Lots of people–journalists, bloggers, analysts, random bystanders–love to to make grand pronouncements on where Apple is going. Very few are good at it. And part of the problem is that it isn’t even all that easy to understand the state of Apple right this very minute.
I’ve been thinking about that as I ‘ve read coverage of the news which the company has made over the last couple of weeks–which has included its acquisition of Beats and a WWDC keynote which, while devoid of new hardware, was bursting at the seams with wildly ambitious plans for software and services. Apple as of mid-June of 2014 is interesting in ways which I don’t think anyone was predicting even in late April, before the Beats scuttlebutt emerged and it became clear that WWDC wasn’t going to involve major hardware announcements.
Which means that even the best commentary on recent Apple developments–such as Joshua Topolsky’s “Meet the New Apple“–is playing catch-up with developments which Apple has been secretly working on for months or, in some cases, years. (The new Swift programming language began as a personal project in 2010.)
Topolsky’s piece is full of words which very few observers would have applied to Apple even the week before WWDC: fun confidence, buoyant, giddy and even open. If it’s reasonable to apply them to the company now–and I believe that it is–it’s not because a switch flipped at the WDDC keynote. It’s because Apple was already changing in ways we didn’t yet understand.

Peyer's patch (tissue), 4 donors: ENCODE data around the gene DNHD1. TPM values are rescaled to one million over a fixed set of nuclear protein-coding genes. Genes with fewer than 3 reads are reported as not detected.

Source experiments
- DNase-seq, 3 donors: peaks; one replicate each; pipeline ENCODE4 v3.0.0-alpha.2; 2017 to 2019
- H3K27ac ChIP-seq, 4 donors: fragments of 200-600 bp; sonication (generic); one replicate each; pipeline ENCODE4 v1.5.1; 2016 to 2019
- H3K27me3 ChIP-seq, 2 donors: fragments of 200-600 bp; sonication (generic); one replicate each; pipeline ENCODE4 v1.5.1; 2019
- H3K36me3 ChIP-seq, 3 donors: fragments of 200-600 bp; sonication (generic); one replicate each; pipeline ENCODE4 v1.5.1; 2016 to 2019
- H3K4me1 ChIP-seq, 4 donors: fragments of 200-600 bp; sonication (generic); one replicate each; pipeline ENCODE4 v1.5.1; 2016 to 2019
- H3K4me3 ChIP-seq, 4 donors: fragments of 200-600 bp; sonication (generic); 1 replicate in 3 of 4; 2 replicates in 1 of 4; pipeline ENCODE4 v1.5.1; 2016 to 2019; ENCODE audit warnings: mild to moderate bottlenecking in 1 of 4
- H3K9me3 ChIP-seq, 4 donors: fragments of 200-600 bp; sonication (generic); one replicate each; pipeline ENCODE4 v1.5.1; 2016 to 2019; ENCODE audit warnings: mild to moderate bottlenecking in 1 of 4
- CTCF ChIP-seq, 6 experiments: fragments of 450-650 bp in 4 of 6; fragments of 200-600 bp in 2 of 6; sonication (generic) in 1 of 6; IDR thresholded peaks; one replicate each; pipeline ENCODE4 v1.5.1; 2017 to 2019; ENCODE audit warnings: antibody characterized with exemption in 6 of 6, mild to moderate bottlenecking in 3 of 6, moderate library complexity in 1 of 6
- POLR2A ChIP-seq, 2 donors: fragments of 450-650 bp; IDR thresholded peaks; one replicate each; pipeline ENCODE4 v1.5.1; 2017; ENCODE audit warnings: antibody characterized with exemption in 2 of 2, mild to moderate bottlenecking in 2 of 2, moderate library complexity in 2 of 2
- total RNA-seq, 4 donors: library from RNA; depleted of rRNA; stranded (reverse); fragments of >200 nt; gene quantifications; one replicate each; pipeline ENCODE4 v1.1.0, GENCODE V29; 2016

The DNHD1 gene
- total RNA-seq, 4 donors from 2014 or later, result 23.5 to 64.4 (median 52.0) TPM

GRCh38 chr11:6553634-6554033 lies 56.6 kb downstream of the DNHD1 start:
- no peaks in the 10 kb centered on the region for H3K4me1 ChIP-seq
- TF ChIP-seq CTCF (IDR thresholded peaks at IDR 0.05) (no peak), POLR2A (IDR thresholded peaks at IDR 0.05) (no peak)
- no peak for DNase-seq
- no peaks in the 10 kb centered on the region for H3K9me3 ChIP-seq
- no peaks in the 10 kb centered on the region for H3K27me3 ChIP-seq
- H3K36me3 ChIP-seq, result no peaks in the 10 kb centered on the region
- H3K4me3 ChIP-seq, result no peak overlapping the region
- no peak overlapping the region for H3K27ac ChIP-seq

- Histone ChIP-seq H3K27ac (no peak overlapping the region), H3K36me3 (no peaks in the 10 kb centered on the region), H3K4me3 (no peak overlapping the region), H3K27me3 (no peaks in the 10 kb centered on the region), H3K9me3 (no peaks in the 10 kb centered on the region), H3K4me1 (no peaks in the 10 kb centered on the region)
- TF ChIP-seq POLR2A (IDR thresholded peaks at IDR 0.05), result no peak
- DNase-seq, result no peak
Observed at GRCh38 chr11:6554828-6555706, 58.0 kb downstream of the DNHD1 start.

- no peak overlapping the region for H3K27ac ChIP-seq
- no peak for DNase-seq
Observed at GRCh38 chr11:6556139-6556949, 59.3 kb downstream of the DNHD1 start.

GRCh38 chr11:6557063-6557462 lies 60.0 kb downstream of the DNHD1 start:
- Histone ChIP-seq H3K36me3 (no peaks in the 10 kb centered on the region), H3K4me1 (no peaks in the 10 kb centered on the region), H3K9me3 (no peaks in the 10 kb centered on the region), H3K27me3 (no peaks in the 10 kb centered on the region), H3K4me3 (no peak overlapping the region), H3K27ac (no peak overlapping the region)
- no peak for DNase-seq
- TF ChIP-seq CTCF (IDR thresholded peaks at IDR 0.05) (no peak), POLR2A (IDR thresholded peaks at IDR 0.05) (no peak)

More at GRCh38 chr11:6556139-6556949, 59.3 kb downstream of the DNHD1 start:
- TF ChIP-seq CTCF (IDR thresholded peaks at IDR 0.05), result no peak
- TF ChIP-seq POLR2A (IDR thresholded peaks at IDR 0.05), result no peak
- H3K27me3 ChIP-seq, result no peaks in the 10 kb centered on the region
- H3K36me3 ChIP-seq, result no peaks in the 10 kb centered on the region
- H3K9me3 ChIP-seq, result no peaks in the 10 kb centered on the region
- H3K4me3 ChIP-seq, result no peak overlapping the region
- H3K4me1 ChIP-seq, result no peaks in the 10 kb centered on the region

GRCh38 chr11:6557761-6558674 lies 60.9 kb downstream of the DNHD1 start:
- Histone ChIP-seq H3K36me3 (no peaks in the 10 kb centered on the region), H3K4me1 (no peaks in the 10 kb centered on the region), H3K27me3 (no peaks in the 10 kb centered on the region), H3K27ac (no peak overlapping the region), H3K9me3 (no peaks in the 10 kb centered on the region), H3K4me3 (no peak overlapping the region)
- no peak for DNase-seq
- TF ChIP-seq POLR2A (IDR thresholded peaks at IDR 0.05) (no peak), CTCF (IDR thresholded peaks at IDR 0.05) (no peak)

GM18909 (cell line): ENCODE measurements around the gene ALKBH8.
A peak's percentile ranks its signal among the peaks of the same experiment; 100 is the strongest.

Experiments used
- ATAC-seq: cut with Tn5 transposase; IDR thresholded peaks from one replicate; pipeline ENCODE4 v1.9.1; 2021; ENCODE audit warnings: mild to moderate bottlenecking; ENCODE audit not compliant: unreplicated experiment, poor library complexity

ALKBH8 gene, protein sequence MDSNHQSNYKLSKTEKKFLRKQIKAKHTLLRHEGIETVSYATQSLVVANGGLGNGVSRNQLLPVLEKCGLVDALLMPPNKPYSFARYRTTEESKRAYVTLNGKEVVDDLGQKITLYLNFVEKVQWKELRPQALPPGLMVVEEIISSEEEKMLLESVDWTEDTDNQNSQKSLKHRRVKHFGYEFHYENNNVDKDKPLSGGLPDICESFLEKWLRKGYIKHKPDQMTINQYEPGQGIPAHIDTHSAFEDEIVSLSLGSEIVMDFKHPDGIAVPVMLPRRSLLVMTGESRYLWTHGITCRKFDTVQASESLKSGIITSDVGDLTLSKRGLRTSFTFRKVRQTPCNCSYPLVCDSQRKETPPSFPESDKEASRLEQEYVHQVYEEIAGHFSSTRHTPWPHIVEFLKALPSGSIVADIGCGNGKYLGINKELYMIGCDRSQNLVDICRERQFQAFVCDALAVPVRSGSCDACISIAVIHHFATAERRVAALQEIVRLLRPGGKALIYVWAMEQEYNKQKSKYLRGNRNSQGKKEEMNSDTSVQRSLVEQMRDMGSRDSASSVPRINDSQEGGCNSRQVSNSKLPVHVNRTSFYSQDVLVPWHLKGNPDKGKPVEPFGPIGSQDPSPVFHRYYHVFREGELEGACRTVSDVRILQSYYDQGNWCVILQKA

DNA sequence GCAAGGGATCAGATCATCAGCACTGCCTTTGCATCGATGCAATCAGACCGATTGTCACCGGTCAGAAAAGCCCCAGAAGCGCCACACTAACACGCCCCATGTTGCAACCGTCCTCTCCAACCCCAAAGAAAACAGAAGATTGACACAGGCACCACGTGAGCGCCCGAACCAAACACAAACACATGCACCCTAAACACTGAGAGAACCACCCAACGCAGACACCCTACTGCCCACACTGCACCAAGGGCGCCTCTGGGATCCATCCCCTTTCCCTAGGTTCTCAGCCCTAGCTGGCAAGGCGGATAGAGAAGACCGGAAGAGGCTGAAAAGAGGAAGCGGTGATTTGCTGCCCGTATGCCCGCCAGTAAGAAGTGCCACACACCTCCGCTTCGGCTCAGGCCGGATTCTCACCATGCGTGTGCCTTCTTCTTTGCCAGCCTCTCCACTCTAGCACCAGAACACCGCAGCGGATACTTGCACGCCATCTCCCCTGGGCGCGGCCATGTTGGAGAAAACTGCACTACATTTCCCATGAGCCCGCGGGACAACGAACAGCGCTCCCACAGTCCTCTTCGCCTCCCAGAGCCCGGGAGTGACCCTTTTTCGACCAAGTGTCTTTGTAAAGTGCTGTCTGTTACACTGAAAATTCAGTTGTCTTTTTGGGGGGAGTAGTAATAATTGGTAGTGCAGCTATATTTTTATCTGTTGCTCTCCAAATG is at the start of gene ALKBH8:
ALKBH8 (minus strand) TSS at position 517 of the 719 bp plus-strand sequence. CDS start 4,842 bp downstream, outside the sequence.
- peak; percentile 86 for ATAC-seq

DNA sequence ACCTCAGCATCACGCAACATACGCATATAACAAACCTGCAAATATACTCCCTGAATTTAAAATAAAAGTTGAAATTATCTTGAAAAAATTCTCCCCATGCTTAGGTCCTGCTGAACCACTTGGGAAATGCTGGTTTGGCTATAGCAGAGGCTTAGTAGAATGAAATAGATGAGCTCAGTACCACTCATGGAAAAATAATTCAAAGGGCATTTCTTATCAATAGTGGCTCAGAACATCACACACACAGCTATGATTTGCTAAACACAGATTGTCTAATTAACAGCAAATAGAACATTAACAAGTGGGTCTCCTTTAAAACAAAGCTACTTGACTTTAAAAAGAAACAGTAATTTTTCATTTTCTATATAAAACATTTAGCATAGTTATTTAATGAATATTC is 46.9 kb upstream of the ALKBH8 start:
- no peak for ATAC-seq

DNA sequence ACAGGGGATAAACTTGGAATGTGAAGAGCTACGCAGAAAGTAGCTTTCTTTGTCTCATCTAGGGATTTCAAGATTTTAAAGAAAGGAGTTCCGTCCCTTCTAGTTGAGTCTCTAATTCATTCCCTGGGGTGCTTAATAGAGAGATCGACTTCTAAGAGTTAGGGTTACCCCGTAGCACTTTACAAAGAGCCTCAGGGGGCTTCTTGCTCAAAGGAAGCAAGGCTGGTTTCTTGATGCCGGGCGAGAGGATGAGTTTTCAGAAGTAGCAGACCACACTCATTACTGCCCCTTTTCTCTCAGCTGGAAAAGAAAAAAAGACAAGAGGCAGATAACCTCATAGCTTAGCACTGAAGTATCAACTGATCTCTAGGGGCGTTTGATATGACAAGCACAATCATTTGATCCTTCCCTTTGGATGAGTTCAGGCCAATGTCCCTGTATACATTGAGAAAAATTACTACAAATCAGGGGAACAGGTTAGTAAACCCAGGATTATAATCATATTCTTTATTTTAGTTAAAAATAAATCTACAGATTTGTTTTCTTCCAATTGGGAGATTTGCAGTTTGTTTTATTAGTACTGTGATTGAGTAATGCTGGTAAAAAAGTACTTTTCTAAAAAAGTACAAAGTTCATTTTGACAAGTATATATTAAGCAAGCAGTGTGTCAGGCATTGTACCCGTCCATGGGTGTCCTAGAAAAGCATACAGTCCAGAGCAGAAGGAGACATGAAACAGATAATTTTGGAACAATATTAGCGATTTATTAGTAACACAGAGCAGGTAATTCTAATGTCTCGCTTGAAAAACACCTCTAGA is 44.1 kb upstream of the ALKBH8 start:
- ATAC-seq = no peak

Of course, the same basic dynamic is an issue with nearly all analysis of almost every company: When Google holds its IO conference later this month, it’s entirely possible that it will reveal something which will render some of our current impressions of the company obsolete.
But perception lagging reality is a bigger factor with Apple than with most companies, for several reasons:
- Apple really is going through a big, unpredictable shift, not just because Tim Cook isn’t Steve Jobs but because he has a new team. (As Ben Thompson of Stratechery points out, nearly 60 percent of the company’s current top managers weren’t in their jobs in 2010.)
- Apple spends less time talking about its future–even in broad strokes–than most companies, which sometimes leaves those of us on the outside blissfully ignorant of where it’s headed until it’s well on its way to getting there.
- People tend to have deeply-held attitudes toward Apple–be they positive or negative–which they have trouble putting aside even when the facts suggest such attitudes may need reassessing.
I don’t mean any of this as a knock on Apple commentators. (At least the smartest ones, a group which certainly includes Topolsky and Thompson.) There’s no shame in only being able to articulate things about a company once the evidence is in.
Actually, that’s a far better way to shed light on Apple than the blustery predictions which so often pass for analysis–and which, to the extent they’re taken seriously, mostly serve to damage the world’s understanding of Apple rather than increase it.